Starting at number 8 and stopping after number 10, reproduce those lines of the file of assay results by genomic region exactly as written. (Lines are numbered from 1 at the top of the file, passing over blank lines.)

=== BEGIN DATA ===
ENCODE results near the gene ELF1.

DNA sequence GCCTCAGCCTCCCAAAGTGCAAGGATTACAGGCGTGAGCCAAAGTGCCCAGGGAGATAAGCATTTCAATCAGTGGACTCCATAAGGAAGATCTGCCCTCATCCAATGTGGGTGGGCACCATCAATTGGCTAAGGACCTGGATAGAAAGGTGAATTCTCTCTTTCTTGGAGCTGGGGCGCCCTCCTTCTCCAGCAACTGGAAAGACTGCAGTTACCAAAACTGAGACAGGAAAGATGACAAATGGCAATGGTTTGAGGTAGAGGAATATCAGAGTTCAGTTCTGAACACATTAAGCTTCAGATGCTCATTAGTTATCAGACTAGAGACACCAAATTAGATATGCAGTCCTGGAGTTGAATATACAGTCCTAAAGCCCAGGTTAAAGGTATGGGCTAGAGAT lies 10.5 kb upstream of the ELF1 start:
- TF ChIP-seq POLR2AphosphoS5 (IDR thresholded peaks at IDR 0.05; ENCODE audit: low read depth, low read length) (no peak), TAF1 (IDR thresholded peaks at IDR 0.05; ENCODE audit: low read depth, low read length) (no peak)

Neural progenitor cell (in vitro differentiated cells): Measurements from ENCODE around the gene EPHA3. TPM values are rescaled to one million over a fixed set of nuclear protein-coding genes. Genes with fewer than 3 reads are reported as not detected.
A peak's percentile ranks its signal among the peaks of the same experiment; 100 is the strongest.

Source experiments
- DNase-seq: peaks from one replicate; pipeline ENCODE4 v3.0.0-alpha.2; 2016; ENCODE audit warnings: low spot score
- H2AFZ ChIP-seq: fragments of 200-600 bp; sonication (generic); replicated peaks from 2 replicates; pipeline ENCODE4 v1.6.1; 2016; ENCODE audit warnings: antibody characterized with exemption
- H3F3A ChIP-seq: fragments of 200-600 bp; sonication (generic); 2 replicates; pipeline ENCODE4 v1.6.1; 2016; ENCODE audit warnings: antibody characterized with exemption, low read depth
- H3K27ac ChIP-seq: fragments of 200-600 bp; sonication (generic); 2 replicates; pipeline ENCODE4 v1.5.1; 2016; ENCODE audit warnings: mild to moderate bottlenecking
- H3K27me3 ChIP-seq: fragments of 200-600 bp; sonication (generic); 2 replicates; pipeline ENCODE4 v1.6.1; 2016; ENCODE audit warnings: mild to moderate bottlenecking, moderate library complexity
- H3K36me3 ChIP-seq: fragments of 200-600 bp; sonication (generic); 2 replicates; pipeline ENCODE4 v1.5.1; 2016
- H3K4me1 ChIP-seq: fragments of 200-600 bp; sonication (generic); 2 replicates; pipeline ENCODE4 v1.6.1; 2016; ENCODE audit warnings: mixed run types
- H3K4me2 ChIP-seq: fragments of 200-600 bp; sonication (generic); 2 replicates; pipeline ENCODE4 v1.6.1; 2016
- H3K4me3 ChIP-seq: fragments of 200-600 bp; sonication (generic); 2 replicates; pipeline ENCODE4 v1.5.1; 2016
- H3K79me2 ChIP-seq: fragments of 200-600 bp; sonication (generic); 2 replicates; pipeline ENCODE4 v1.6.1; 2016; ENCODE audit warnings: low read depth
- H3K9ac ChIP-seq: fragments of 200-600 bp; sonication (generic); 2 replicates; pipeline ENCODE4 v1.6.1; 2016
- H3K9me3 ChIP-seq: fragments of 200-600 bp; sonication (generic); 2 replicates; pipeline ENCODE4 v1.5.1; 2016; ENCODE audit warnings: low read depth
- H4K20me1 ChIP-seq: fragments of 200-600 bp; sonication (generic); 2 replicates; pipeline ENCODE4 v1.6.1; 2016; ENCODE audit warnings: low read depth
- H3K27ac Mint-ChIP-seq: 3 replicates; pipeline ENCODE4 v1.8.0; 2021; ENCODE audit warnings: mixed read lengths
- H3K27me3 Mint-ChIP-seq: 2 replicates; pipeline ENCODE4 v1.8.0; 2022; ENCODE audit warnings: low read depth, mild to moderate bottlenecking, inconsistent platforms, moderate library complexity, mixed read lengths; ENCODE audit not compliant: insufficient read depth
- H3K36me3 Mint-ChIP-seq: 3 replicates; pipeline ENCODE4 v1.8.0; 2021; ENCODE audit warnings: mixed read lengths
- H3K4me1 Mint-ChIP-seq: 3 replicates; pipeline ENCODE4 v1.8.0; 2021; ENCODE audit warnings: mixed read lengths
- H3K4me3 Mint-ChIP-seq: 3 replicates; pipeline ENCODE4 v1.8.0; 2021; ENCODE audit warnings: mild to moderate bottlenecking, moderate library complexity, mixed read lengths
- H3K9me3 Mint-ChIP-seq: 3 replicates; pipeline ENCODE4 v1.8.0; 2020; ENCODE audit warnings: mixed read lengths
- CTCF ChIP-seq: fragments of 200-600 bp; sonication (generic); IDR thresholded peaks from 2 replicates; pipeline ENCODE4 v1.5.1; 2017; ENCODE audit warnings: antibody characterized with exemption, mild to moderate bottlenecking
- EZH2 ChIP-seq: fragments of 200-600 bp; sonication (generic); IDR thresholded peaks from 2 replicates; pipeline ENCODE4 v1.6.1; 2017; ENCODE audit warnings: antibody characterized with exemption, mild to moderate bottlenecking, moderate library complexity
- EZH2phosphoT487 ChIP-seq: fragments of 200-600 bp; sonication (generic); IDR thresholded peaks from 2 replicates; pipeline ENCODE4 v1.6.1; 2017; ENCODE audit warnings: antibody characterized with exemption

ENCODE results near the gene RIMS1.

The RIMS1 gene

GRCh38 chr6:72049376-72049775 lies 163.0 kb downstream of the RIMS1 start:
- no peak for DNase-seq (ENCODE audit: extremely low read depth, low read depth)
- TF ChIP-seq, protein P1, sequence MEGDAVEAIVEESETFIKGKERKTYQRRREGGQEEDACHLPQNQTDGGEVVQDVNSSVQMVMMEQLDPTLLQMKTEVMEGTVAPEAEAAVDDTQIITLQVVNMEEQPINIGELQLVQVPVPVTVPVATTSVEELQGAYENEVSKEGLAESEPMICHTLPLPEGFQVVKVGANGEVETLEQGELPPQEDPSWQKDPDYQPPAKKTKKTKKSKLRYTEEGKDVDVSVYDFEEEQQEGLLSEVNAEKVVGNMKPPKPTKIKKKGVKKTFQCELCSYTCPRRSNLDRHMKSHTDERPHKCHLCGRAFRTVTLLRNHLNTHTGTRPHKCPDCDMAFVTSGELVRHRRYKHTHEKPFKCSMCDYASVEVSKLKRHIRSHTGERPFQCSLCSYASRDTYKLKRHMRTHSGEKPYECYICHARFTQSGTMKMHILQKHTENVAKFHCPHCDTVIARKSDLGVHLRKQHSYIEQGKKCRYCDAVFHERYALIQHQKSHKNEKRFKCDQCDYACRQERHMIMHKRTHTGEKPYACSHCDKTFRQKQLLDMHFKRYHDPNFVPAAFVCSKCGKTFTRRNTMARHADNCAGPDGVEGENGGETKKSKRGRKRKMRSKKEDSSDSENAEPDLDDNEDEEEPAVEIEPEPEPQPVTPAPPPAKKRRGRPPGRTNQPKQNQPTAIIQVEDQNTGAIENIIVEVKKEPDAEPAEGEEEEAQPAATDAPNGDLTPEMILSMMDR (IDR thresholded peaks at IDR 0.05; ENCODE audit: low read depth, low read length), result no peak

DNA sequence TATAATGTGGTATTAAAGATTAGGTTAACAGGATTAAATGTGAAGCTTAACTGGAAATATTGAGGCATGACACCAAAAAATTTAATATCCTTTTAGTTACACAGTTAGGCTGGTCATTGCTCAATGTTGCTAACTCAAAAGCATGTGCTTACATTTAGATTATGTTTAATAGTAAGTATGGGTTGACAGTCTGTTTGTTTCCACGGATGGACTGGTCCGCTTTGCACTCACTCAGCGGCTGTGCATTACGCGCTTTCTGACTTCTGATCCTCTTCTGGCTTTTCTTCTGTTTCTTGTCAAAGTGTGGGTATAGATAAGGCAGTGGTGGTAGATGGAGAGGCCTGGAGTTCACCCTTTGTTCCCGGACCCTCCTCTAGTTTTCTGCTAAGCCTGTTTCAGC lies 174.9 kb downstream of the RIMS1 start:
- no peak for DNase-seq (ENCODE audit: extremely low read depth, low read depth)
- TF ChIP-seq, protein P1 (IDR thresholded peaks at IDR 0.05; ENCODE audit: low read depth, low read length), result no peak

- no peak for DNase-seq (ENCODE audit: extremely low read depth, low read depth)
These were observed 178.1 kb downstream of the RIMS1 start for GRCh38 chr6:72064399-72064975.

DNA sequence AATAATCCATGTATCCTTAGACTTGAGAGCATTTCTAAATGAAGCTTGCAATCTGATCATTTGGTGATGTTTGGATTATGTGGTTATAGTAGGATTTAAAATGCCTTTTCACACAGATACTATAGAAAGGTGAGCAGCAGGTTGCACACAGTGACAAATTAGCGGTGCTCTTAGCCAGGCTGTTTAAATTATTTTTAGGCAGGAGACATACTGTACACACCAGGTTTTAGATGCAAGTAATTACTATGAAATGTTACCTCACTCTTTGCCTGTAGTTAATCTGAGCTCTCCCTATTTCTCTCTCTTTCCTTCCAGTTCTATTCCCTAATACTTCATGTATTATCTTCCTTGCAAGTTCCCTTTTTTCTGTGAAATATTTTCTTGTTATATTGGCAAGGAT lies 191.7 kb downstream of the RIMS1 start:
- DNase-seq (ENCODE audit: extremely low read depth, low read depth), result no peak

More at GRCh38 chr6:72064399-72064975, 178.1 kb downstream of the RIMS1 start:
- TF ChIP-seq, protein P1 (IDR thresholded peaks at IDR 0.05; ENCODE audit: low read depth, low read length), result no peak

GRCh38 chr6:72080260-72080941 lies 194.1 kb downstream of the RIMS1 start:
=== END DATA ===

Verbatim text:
- H2AFZ ChIP-seq: fragments of 200-600 bp; sonication (generic); replicated peaks from 2 replicates; pipeline ENCODE4 v1.6.1; 2016; ENCODE audit warnings: antibody characterized with exemption
- H3F3A ChIP-seq: fragments of 200-600 bp; sonication (generic); 2 replicates; pipeline ENCODE4 v1.6.1; 2016; ENCODE audit warnings: antibody characterized with exemption, low read depth
- H3K27ac ChIP-seq: fragments of 200-600 bp; sonication (generic); 2 replicates; pipeline ENCODE4 v1.5.1; 2016; ENCODE audit warnings: mild to moderate bottlenecking